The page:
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The Complexities of Capital Gains Rates

Most of us know that taxes on capital gains are more favorable than other types of taxable income.  For “ordinary income”, the tax brackets have rates of 0%, 12%, 22%, 24%, 32%, 35% and 37%.  Ordinary income is comprised of things like wages, interest income, and IRA distributions, among other things.

To contrast, capital gain rates are 0%, 15% or 20%.  As I discuss this tax, I will add another closely-related tax, that on net investment income (“NII”) which is 3.8% for high earners.  In general, you can see that capital gain rates (0%-to-20%) are lower than ordinary income rates (0%-to-37%).

Below I explore the various capital gains rates, including the effect of the NII tax.  Technically the Internal Revenue Code does not have capital gain rates of 18.8% and 23.8% (discussed below).  I use them to illustrate that simply using 15% and 20% rates ignores the very real NII tax.  Let’s assume capital gains are from sales of marketable securities or mutual funds.

Short-Term Capital Gains.  These are taxed at your ordinary income tax rate.  No tax break on sales of assets that you hold less than one (1) year.  Use ordinary tax rates and you might add the 3.8% NII tax if your other income is high enough.

Long-Term Capital Gains.

  1. 0% bracket. If your taxable income, including the capital gain, is under $38,600 (single) and $77,200 (married joint), your capital gain is not taxed.  If your taxable income is below these levels, consider taking in some gains and pay no federal tax!
  2. 15% bracket. Most people with gain/loss activity fall into this category.
  3. 18.7% bracket. Here comes this stealth NII tax at 3.8%.  If you pay both the capital gains tax (15%) and the NII tax (3.8%), you are really paying 18.8%.  NII tax applies to people with Modified Adjusted Gross Income (“MAGI”) over $200,000 (single) and $250,000 (married joint).  The confusion starts at this point: [a] Capital gains rates are based on taxable income vs. [b] NII tax is based on MAGI.  No, they don’t make things easy.
  4. 20% bracket. Practically speaking, this is fiction.  If 20% applies to you, then 3.8% applies to you almost every time.  Let’s move straight to the 23.8%.
  5. 23.8% bracket. When your taxable income exceeds $425,000 (single) and $479,000 (married joint), your capital gain rate is 20% and the 3.8% add-on is inevitable.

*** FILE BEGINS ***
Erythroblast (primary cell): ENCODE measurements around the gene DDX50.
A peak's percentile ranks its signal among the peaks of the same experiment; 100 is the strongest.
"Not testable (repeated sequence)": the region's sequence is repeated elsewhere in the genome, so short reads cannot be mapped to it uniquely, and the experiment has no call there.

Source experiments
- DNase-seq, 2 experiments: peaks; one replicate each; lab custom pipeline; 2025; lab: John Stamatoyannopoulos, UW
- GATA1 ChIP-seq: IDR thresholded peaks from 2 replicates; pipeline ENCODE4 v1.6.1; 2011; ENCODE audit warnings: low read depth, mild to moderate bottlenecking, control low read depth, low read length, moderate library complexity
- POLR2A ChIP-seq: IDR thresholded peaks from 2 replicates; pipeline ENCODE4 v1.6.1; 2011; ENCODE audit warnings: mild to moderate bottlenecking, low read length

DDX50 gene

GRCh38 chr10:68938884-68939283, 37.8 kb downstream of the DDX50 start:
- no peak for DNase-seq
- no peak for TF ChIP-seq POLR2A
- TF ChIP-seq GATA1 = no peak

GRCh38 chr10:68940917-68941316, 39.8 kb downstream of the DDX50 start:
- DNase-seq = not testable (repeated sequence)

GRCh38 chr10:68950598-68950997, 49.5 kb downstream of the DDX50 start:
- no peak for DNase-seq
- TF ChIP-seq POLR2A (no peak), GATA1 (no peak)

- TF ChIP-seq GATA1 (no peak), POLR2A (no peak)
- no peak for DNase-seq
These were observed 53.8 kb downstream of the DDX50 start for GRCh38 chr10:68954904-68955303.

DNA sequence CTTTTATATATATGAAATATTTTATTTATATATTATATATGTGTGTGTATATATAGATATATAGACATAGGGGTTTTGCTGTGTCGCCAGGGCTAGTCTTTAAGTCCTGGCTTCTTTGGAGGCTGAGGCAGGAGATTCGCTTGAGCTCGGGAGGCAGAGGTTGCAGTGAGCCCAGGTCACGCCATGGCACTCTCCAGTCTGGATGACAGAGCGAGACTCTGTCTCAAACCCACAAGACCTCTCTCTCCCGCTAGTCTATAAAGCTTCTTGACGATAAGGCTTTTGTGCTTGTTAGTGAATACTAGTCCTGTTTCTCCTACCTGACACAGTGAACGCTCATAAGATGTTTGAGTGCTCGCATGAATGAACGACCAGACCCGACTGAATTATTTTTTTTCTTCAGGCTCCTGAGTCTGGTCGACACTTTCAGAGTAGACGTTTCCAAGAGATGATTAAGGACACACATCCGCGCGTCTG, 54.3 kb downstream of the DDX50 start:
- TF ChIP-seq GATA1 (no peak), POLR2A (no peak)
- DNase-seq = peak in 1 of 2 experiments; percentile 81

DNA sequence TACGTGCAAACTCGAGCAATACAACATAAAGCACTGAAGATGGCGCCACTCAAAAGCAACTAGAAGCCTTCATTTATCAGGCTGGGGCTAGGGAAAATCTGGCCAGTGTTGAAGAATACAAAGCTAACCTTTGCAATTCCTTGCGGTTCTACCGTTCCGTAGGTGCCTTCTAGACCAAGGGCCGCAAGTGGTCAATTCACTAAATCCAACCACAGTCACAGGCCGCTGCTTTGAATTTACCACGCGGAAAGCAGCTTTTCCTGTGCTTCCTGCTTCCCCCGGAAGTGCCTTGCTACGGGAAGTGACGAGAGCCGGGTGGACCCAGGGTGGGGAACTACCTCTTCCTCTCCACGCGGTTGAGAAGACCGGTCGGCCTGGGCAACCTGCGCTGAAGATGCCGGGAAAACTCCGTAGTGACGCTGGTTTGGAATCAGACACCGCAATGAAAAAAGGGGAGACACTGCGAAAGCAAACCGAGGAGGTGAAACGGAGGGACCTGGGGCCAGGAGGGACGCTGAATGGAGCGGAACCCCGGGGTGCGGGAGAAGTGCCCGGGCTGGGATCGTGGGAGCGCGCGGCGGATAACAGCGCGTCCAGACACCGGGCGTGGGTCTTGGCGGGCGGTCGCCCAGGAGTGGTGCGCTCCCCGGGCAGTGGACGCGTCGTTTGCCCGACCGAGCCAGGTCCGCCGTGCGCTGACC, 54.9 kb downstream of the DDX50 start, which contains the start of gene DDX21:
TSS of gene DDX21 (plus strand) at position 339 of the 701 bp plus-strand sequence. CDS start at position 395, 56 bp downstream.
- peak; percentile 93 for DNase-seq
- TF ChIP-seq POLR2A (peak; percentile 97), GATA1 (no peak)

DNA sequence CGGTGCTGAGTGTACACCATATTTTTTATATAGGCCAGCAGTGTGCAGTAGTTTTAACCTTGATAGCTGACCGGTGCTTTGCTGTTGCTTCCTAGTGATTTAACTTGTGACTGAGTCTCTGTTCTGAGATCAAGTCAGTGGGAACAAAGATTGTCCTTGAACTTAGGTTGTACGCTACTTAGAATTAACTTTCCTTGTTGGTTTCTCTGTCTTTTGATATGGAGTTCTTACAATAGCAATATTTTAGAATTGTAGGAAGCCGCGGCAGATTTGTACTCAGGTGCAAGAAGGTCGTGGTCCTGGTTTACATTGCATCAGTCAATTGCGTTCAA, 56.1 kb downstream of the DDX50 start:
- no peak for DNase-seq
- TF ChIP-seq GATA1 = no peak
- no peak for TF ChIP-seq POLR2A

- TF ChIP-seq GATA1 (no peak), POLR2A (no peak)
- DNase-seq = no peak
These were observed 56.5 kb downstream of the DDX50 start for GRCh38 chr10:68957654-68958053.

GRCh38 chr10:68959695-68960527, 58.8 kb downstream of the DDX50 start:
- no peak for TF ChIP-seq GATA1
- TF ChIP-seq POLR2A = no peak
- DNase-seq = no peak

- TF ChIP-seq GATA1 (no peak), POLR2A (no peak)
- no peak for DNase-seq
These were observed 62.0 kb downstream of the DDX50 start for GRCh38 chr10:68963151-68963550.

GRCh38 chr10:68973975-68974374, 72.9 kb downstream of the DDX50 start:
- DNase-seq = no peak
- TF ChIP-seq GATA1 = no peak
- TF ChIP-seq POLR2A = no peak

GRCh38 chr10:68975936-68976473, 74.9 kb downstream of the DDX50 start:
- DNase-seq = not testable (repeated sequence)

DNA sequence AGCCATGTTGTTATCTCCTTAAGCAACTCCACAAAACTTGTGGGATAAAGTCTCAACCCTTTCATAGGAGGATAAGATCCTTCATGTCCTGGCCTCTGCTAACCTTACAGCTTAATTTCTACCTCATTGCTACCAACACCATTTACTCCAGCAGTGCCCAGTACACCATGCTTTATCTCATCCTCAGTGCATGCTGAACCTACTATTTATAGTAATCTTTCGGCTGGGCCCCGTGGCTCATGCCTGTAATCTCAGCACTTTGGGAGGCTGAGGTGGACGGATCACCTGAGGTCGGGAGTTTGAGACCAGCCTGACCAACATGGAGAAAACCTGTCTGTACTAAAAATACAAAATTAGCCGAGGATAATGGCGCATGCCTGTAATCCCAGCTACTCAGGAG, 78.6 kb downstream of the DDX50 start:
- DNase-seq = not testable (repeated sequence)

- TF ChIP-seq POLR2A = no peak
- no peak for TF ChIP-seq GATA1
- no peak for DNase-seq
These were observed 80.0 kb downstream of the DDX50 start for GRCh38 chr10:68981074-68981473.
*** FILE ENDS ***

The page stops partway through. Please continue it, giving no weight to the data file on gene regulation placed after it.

Note:  You will get benefit of the lower brackets if they apply to your situation.  For example, if you had no ordinary income but a $1,000,000 capital gain, you will still get benefit of the 0% bracket, then the 15% bracket, then 18.8% bracket with the remainder taxed at 23.8%.  On the other hand, if you are starting with wages of $479,000+ (or any type of ordinary income) and have capital gains, you will start at 23.8% and none of the lower cap gain rates will apply.

Capital Gains-Related Topics

  1. Qualified Dividends. Dividends from stocks and mutual funds can be “qualified” or “nonqualified”.  They are identified in your year-end tax statements from your brokerage company (e.g., TD Ameritrade, Schwab, etc.)  Qualified dividends are taxed at the same rates at long-term capital gains (0%-15%-18.8%-23.8% rates).
  2. State taxes. (I hear “boo” out there from the California contingent.) Treatment of capital gains vary from state-to-state.  California makes no distinction between ordinary income and capital gains.  Rates go from 1%-to-13.3%.  Many people can have no federal tax on a capital gain and still incur state income taxes on the same gain.


We cannot blame the Trump administration for this seemingly crazy scenario as the recent tax bill left capital gains unchanged.  The Bush Administration had a 0%-15% rate structure, then the Obama Administration added the 20% bracket (now 3 tiers) and invented the 3.8% NII tax.

Tax planning around capital gains can be confusing.  Inspired Financial looks for opportunities at each of the break points to minimize taxes and to grow their investments with tax-efficiency.

Please consult with your tax advisor before implementing any tax strategy.  The above is intended for general information and is not providing advice to your specific tax situation.

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